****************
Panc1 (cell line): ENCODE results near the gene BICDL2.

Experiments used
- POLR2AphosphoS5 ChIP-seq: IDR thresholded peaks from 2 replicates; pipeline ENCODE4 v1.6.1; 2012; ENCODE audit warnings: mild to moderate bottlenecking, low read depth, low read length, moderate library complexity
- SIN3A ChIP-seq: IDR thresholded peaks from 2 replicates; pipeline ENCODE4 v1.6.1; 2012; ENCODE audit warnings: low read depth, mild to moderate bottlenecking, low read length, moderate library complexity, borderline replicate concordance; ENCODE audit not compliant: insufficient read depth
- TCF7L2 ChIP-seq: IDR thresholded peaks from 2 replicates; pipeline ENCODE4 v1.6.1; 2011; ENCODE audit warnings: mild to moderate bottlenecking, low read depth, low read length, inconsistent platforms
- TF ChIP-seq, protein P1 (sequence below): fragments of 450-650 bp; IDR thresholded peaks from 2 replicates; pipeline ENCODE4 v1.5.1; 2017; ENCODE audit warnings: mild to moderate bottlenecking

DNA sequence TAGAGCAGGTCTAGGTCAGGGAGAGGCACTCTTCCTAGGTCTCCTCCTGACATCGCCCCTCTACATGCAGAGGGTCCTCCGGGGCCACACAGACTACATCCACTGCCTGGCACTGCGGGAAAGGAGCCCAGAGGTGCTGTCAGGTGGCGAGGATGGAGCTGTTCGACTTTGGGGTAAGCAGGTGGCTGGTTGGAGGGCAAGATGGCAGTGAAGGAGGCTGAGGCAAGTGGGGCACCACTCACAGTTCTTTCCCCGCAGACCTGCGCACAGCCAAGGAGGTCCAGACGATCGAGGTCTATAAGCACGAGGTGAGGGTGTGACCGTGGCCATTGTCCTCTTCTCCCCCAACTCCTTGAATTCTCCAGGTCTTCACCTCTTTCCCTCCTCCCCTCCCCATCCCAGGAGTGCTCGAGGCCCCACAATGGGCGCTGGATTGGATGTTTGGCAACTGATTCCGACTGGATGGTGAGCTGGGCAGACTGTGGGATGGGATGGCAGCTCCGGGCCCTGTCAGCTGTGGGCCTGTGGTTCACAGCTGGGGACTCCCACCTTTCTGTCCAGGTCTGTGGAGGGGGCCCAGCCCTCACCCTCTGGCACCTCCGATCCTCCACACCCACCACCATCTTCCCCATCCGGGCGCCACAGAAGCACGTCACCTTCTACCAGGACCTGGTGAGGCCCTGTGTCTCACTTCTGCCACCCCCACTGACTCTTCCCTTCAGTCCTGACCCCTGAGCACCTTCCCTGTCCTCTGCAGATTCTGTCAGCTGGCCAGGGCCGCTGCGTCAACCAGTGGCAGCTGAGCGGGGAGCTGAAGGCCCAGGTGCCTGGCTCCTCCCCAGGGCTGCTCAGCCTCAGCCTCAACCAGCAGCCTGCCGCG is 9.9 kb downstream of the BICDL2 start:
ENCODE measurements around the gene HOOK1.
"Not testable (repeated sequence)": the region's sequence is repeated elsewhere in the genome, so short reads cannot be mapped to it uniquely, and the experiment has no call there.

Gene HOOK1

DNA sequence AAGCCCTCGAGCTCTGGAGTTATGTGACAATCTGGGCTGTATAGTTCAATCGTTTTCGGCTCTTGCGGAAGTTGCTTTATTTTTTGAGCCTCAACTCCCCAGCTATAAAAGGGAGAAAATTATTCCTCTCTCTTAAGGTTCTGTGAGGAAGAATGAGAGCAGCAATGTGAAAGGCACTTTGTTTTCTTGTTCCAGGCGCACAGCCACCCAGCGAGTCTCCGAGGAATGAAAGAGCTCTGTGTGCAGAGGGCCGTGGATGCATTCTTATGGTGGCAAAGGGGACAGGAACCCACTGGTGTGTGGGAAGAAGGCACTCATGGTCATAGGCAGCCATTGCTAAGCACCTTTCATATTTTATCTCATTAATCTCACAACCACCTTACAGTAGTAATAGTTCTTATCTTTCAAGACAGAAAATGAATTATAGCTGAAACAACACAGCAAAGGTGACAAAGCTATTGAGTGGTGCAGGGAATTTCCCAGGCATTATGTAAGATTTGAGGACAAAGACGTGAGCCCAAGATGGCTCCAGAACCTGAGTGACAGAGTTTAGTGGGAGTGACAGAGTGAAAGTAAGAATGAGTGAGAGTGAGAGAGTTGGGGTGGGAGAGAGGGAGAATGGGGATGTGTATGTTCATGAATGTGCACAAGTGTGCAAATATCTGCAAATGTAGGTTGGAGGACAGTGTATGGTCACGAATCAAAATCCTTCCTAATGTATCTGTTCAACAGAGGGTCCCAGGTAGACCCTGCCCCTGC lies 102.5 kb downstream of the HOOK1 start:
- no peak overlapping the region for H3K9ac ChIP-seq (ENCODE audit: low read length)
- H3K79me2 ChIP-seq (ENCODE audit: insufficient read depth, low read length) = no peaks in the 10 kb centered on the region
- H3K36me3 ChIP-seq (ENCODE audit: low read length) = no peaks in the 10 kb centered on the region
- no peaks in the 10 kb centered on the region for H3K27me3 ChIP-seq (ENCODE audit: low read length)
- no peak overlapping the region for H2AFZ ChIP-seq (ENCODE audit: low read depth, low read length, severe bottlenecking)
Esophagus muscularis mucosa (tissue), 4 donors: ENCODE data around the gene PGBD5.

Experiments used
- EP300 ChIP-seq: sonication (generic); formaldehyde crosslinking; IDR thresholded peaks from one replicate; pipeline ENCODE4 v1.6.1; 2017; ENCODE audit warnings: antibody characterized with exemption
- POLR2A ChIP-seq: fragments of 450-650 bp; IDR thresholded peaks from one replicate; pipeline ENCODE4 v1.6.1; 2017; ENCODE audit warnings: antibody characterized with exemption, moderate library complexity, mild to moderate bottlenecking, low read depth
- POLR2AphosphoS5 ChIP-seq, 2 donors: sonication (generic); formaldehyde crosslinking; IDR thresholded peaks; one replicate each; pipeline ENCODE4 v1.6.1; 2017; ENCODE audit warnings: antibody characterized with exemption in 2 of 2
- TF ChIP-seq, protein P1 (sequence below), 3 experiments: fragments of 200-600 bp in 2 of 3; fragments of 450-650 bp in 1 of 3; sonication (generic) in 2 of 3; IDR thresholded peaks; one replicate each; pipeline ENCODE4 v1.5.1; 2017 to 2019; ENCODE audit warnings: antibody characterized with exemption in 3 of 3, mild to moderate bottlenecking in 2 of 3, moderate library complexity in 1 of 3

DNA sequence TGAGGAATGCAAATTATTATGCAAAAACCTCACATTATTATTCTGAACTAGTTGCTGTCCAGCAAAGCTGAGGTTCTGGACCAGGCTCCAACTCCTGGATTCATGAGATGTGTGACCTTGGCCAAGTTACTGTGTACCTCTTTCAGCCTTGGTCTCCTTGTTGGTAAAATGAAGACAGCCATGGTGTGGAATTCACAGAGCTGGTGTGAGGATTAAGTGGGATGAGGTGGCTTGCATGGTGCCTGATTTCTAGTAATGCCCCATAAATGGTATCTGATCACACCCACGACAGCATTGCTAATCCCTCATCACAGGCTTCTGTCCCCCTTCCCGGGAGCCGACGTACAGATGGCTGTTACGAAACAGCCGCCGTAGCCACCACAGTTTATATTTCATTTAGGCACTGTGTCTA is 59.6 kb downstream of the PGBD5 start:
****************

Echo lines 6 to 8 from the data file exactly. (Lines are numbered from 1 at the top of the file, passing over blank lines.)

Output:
- TF ChIP-seq, protein P1 (sequence below): fragments of 450-650 bp; IDR thresholded peaks from 2 replicates; pipeline ENCODE4 v1.5.1; 2017; ENCODE audit warnings: mild to moderate bottlenecking

DNA sequence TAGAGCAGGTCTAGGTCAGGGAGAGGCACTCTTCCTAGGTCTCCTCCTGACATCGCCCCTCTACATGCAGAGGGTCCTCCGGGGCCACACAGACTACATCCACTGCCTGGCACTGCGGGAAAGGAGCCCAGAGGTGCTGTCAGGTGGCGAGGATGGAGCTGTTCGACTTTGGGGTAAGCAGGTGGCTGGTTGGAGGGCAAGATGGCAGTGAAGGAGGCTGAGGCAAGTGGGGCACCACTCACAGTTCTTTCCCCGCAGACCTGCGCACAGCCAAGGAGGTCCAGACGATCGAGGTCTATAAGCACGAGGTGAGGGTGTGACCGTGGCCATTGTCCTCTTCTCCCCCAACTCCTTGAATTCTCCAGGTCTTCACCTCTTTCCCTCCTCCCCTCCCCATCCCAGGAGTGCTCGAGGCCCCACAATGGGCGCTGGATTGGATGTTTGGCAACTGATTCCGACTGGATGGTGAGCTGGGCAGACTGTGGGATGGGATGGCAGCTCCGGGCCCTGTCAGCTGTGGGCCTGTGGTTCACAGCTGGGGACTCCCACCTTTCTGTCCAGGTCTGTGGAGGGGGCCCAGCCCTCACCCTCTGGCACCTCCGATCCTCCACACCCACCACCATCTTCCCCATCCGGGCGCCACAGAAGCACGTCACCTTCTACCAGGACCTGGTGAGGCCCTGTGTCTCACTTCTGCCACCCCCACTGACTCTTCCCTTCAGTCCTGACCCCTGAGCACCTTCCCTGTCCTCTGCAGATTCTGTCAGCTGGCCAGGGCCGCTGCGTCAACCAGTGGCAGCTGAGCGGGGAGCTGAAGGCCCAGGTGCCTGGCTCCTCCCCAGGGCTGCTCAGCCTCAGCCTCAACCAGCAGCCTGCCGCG is 9.9 kb downstream of the BICDL2 start:
ENCODE measurements around the gene HOOK1.